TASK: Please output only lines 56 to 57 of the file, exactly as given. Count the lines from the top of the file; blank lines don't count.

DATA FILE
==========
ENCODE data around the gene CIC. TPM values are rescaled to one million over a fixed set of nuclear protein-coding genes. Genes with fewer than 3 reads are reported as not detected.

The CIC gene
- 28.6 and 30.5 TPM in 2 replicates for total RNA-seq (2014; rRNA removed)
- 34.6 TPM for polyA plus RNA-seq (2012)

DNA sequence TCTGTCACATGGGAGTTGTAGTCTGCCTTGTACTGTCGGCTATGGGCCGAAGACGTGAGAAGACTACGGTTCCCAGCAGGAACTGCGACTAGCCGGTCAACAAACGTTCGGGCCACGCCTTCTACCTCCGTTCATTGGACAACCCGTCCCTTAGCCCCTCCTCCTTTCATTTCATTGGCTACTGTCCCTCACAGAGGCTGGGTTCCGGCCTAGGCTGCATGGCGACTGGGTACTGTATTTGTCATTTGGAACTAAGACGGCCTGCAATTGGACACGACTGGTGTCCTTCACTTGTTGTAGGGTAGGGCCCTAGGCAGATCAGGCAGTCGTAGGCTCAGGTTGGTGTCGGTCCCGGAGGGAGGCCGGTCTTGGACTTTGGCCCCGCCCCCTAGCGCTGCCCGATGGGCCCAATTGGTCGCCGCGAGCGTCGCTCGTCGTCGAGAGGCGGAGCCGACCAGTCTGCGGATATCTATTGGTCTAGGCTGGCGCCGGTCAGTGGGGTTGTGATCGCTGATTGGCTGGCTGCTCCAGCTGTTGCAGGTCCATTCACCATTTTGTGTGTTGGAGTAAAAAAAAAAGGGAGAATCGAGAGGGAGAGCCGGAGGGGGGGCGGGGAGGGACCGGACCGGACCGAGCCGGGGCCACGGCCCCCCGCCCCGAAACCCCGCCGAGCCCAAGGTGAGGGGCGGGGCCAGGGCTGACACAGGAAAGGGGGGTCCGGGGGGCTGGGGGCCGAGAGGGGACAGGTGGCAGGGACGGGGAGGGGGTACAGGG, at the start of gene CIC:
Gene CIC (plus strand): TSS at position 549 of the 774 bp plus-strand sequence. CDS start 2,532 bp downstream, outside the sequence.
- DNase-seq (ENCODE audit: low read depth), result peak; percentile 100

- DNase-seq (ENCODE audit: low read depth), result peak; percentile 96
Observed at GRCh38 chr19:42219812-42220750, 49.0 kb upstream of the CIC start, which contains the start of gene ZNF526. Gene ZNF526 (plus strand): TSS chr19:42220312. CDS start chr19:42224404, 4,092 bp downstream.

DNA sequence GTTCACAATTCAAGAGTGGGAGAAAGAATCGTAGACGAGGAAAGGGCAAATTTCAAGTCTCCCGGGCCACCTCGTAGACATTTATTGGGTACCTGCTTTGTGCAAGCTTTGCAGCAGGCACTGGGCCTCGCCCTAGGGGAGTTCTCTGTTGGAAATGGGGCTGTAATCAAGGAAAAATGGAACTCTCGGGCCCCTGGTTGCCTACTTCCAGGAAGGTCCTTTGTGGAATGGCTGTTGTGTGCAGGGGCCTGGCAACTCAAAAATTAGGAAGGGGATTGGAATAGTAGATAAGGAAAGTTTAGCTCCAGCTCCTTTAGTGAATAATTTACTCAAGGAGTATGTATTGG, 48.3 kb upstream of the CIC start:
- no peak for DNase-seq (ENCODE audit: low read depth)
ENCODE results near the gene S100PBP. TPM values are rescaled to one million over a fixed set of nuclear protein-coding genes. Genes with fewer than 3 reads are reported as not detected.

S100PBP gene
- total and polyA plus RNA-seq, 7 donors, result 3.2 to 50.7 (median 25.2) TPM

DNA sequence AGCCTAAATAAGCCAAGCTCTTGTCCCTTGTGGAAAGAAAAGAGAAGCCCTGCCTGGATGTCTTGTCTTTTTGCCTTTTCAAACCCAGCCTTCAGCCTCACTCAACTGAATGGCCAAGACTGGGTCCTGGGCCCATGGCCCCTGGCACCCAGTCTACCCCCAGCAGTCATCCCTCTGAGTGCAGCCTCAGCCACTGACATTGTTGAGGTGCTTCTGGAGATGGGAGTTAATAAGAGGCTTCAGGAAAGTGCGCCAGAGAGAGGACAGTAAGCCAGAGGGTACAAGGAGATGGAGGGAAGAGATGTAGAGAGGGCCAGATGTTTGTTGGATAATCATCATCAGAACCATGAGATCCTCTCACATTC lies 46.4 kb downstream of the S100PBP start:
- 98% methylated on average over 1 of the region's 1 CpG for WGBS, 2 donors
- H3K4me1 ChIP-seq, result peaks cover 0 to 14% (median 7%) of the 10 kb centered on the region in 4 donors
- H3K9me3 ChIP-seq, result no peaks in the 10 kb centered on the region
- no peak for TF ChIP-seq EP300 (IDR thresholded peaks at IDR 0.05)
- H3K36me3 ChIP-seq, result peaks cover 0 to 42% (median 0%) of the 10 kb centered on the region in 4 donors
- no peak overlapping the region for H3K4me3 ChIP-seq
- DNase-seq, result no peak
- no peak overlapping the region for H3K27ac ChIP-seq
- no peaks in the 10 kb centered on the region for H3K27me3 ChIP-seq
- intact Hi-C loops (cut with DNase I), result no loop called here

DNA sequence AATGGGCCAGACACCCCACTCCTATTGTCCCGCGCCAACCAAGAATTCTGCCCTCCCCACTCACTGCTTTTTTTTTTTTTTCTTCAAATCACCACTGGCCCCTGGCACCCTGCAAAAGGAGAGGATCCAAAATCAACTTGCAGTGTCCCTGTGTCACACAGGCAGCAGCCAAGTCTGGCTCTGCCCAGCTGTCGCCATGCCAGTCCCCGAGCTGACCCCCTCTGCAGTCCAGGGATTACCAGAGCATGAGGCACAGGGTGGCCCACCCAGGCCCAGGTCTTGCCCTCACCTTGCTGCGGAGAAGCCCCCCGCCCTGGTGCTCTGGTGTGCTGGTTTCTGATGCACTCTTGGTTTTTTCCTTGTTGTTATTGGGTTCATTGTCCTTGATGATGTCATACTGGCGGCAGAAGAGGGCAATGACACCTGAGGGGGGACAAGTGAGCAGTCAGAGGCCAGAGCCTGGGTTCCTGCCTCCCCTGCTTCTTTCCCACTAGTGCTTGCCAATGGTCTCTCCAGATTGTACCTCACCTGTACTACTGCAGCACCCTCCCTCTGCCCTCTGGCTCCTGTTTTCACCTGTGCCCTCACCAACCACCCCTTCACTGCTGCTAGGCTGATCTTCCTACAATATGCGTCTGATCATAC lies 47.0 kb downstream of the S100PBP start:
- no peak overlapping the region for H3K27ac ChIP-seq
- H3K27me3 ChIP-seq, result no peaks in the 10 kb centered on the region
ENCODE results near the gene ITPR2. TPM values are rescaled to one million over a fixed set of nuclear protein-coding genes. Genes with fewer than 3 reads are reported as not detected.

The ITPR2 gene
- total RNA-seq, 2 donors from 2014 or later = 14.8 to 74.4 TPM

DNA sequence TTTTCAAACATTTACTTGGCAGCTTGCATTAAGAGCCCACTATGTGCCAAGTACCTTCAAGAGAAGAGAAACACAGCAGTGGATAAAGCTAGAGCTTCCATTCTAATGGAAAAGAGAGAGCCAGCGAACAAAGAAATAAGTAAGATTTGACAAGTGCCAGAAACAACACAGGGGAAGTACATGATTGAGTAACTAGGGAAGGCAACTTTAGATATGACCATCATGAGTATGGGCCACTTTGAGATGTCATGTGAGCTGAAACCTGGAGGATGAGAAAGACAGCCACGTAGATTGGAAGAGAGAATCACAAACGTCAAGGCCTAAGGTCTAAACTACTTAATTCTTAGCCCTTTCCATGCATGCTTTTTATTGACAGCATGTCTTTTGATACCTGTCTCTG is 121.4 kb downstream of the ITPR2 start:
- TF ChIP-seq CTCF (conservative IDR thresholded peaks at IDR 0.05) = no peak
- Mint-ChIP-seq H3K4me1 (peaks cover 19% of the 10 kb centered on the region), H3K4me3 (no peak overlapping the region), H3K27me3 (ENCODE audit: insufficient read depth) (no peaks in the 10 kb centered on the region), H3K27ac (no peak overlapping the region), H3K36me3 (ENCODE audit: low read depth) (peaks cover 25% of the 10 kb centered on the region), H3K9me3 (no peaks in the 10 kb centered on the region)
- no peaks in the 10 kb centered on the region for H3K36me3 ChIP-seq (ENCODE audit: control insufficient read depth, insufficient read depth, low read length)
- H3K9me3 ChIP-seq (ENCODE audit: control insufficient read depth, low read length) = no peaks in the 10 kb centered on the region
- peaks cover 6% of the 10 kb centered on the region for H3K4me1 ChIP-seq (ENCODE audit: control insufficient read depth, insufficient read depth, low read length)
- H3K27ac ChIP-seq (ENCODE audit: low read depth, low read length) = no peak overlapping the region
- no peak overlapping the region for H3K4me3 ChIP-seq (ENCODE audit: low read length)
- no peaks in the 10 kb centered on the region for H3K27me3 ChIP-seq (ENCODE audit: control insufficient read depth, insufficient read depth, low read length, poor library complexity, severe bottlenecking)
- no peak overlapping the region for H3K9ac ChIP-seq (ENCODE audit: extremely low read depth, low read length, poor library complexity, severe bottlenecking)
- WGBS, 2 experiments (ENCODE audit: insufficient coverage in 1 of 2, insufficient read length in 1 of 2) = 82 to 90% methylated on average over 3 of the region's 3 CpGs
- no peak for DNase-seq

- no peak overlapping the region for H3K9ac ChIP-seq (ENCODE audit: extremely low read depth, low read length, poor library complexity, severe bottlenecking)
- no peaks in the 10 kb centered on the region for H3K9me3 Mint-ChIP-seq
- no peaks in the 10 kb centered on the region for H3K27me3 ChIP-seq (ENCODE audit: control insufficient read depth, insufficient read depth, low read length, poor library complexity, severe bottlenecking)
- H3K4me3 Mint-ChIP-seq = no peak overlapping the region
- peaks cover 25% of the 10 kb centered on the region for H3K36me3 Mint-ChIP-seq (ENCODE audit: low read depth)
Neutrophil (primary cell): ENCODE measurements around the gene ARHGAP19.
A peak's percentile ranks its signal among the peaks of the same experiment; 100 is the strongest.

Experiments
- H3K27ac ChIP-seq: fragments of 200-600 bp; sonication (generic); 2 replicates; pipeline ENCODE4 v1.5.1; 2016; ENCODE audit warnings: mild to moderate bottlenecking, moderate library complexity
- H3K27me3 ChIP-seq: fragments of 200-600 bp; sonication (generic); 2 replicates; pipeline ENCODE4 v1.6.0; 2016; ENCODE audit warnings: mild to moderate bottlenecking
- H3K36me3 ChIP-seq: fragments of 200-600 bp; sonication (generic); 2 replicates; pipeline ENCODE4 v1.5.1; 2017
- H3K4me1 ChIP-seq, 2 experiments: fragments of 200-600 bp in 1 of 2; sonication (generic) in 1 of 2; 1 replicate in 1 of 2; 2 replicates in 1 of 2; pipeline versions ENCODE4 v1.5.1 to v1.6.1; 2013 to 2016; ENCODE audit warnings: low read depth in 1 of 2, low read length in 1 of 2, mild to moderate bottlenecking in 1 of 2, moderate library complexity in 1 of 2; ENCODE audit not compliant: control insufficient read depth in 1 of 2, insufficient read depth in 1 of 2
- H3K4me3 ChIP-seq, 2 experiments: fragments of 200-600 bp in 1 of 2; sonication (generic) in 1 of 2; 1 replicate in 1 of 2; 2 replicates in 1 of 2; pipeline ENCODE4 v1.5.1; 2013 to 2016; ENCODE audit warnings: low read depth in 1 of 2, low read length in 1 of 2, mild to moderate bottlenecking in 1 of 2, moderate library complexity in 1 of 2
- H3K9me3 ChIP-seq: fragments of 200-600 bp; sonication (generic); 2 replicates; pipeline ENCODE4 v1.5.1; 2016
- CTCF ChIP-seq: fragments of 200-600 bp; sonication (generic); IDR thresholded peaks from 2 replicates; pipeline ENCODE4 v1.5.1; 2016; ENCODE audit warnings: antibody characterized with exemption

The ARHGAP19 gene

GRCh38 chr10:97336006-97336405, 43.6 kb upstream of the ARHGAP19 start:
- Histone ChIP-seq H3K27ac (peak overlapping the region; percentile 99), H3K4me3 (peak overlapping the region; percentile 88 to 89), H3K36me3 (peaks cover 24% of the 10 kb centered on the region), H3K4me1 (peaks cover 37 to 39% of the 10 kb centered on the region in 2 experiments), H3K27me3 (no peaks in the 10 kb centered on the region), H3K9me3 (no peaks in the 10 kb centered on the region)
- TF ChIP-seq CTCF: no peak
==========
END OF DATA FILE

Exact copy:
- H3K4me3 ChIP-seq, 2 experiments: fragments of 200-600 bp in 1 of 2; sonication (generic) in 1 of 2; 1 replicate in 1 of 2; 2 replicates in 1 of 2; pipeline ENCODE4 v1.5.1; 2013 to 2016; ENCODE audit warnings: low read depth in 1 of 2, low read length in 1 of 2, mild to moderate bottlenecking in 1 of 2, moderate library complexity in 1 of 2
- H3K9me3 ChIP-seq: fragments of 200-600 bp; sonication (generic); 2 replicates; pipeline ENCODE4 v1.5.1; 2016